Ezekiel occupied this studio from 1879 to 1910.[22]:42 After 30 years, the government "demand[ed] the possession of this part of the ruins as an adjunct to the National Roman Museum. On leaving there he was given by the municipal authorities the Tower of Belisarius on the Pincian Hill overlooking the Borghese Gardens, which furnished him a home for the rest of his years, while he took a studio and work rooms in the Via Fausta and just off the Piazza del Popolo."[18]:226–234

GraveEdit

Ezekiel died in his studio in Rome, Italy during the First World War,[23] and was temporarily entombed there. In 1921, he was reinterred at the foot of his Confederate Memorial in Section 16 of Arlington National Cemetery. The inscription on his grave reads "Moses J. Ezekiel Sergeant of Company C Battalion of Cadets of the Virginia Military Institute."

"Lost Cause" movementEdit

Ezekiel's sculptures of Confederate heroes are the most visible manifestation of, and a significant factor in the legitimacy of, the Lost Cause of the Confederacy, in which he was a "true believer".[3] It is a "romanticized vision of the South and the Confederacy in which soldiers fought honorably for states' rights and free trade rather than treasonously for the cause of slavery. [See Cornerstone speech.] In this narrative, slave owners are painted as benign protectors and providers for their African-American 'dependents.'"[3]

"Ezekiel's work is integral to this sympathetic view of the Civil War."[3] He depicted Confederate leaders, like Stonewall Jackson, or fallen soldiers like the VMI students, as heroes. "But no monument exemplifies the Lost Cause narrative better than Ezekiel's Confederate Memorial in Arlington, where the woman representing the South appears to be protecting the black figures below."[3] According to his descendant Judith Ezekiel, "This statue was a very, very deliberate part of revisionist history of racist America."[3] According to historian Gabriel Reich, "the statue functions as propaganda for the Lost Cause.… It couldn't be worse."[3]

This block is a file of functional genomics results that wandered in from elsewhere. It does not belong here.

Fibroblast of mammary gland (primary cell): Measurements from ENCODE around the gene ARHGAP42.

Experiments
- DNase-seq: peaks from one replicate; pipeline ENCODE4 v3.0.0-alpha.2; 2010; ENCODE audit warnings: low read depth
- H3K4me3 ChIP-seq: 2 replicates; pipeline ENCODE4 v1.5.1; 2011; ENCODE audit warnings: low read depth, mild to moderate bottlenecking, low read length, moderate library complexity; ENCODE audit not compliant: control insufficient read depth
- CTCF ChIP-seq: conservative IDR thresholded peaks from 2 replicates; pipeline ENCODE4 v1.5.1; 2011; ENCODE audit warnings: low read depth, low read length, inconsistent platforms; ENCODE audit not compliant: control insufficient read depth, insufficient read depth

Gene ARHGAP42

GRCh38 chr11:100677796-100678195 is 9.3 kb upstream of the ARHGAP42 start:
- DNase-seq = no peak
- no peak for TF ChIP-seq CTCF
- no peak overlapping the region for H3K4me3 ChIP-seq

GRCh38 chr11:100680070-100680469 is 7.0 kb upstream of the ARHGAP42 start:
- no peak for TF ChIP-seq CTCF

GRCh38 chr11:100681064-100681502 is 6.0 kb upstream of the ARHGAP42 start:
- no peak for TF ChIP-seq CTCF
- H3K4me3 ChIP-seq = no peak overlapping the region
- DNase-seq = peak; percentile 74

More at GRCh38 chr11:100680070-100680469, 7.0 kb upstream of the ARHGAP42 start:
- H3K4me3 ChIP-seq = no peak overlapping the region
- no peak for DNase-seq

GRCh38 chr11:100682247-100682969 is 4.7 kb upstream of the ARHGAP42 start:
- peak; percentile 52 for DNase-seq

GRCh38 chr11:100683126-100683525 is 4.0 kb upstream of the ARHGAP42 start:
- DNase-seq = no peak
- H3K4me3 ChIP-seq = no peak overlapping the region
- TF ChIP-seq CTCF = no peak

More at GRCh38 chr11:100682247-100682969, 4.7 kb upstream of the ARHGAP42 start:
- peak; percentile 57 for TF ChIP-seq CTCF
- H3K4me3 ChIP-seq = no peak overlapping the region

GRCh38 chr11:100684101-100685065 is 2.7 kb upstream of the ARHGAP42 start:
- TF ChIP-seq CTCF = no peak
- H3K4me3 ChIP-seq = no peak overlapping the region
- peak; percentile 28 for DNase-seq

On August 20, 2017 — immediately after and "in light of" the Unite the right rally in Charlottesville, Virginia — 22 descendants of Ezekiel sent a letter to the Washington Post, asking for the Arlington monument's removal:

Like most such monuments, this statue intended to rewrite history to justify the Confederacy and the subsequent racist Jim Crow laws. It glorifies the fight to own human beings, and, in its portrayal of African Americans, implies their collusion. As proud as our family may be of Moses’s artistic prowess, we — some twenty Ezekiels — say remove that statue. Take it out of its honored spot in Arlington National Cemetery and put it in a museum that makes clear its oppressive history.[24]

Awards and honorsEdit

In his lifetime, Ezekiel received numerous honors: he was decorated by King Umberto I of Italy, the "Crosses for Merit and Art" from the German Emperor, another from Prince Frederick Johann of Saxe-Meiningen, and the awards of "Chevalier" (Cavaliere) and "Officer of the Crown of Italy" (1910) from King Victor Emmanuel III of Italy. Ezekiel received the Gold Medal of the Royal Society of Palermo, Italy; the Silver Medal at the 1904 Louisiana Purchase Exposition in St. Louis, Missouri; and the Raphael Medal from the Art Society of Urbino, Italy.

The honorific "Sir" by which Ezekiel is often referred is technically incorrect, as Ezekiel was never knighted by the monarch of the United Kingdom. More properly, his title was "Cavaliere" Moses Ezekiel, because of his Italian knighthood, or Moses "Ritter von" Ezekiel, because of his German honors. Ezekiel translated his Italian title into the English "Sir" on his visiting cards, resulting in the honorific by which he became known in English-speaking countries.[25]

In 1904, he was presented the New Market Cross of Honor at VMI by the Government of Virginia as one of the 294 cadets who fought at the Battle of New Market.

 
Religious Liberty (1876) in Philadelphia

LegacyEdit

Compared to Michelangelo in 1876,[4] Ezekiel's fame has not stood the test of time. "Famous in his day, he is almost forgotten now."[16] According to his biographer Peter Nash, "You wouldn't go to Rome to make new, progressive art."[3] "He could not accept modern art", and "rejected" Rodin, whom he considered "pretentious".[4]:61, 399–400[26] After noting the awards he received during his life, Sue Eisenfeld noted: